These Are Our Demands

We are the 99%, and we have demands. We are educated, informed, and mad as hell. Our grievances with the state of the economy, and corruption, and gridlock pervading our Government are multi-fold. It is our duty as concerned citizens to pressure our elected Representatives into pushing for legislation that steers our political process toward a more fair and equitable state. Reversing a total descent into Plutocracy revolves primarily around two issues. Let's touch on both of them.

1. Campaign Finance Reform

The current system makes our political process a corrupt joke. FECA (the Federal Election Campaign Act of 1972) required candidates to disclose campaign fund sources. The subsequent McCain-Feingold Law, thirty years later, limited soft money donation, but these restriction have merely opened up new ways for donors to abuse the system. PACS (Political Action Committees), anonymous subsidiaries and shell companies are now formed for the express purpose of obliquely funneling anonymous donor money into campaigns.

Additionally, the recent 2010 Citizens United v. Federal Election Commission Supreme Court ruling threw out some of McCain-Feingold's most important provisions. Campaign finance legislation, in other words, is currently in tatters, and needs to be looked at carefully. Currently, the lack of significant campaign finance reform in this country is allowing big Corporations to tip the scales in favor of their candidates by giving them more visibility, a larger platform and more finely honed marketing. Yes, voters can vote for whomever they'd like, and Corporations don't force anyone to vote for specific candidates, but voters base their decision on the candidate with the most polished, accessible platform. Candidates with this sort of skewed Corporate backing have undue advantage. That's the reality now, and it needs to change.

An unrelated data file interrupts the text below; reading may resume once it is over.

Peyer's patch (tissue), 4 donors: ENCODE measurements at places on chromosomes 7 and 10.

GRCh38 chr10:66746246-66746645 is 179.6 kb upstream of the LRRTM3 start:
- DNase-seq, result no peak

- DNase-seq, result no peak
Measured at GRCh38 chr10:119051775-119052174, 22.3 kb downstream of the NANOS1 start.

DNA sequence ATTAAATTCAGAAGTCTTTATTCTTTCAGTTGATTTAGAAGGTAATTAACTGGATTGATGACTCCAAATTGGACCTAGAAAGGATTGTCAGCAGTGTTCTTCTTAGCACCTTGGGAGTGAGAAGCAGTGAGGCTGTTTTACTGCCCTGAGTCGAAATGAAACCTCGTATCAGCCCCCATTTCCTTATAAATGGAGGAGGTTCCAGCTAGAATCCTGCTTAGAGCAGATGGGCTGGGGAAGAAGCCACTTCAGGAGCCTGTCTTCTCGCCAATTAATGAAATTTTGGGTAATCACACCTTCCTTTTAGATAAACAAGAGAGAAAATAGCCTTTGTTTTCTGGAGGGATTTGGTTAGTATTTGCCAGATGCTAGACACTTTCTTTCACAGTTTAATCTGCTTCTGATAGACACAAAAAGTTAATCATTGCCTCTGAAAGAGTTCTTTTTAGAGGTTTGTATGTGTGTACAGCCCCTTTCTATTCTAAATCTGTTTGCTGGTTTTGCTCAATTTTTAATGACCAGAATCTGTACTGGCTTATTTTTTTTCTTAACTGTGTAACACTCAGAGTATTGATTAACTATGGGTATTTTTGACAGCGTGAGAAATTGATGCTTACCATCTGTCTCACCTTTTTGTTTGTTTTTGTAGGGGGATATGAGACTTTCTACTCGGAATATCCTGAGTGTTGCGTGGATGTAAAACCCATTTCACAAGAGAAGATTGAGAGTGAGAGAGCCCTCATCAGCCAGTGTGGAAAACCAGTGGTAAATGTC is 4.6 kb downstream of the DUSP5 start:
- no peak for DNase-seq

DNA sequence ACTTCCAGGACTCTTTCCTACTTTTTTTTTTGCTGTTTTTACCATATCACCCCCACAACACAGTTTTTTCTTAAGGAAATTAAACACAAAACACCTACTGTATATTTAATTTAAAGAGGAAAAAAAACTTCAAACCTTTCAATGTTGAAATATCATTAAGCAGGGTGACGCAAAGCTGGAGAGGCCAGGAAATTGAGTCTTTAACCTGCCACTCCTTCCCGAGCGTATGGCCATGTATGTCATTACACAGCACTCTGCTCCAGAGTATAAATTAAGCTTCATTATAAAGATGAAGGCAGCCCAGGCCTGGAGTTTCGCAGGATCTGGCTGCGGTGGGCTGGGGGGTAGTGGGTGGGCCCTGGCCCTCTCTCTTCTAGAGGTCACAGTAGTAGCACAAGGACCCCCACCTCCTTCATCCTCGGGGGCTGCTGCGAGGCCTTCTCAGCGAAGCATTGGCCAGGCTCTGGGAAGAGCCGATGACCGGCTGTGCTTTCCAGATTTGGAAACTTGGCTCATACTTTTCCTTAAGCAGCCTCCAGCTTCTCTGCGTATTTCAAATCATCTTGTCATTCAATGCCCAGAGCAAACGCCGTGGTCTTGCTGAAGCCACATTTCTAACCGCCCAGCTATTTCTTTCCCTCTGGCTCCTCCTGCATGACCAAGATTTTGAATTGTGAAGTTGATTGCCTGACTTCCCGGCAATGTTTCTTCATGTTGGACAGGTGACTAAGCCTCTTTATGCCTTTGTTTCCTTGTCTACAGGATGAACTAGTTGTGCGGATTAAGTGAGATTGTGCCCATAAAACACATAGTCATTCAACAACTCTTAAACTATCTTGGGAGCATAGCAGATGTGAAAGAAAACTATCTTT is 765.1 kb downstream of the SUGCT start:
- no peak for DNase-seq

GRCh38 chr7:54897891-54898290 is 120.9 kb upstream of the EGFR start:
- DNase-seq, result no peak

2. Lobby reform

Arm in arm with PAC-related reform is legislation aimed to make the activities of lobbyists (who are often former members of Congress, or quite close to current members) more transparent. There's been a spate of legislation in the last ten years aimed and restricting the carte blanche Lobby culture in Washington, with mixed results. Much Lobby reform legislation fails to make a vital distinction between a Corporate funded professional lobbyist and a concerned private citizen writing his or her Congressional office. As it stands now, despite the Obama Administration's pledge to nurture a more ethical and transparent culture, Lobby culture and the corruption it inspires has entrenched itself so deeply into politics that the issue requires a scalpel, not a band-aid.

There are numerous other issues, including unemployment, tax reform, deficit spending, and a larger discussion about the role of Government society, that deserve to be heard. Those discussions are ongoing. If the protesters are being asked to provide succinct, immediate demands, however, campaign finance and lobby reform are an excellent way to start. Much of the disenfranchisement in this country - not just for Occupy Wall Street protesters, but for some in the Tea Party Movement as well - can be traced to either of those issues.


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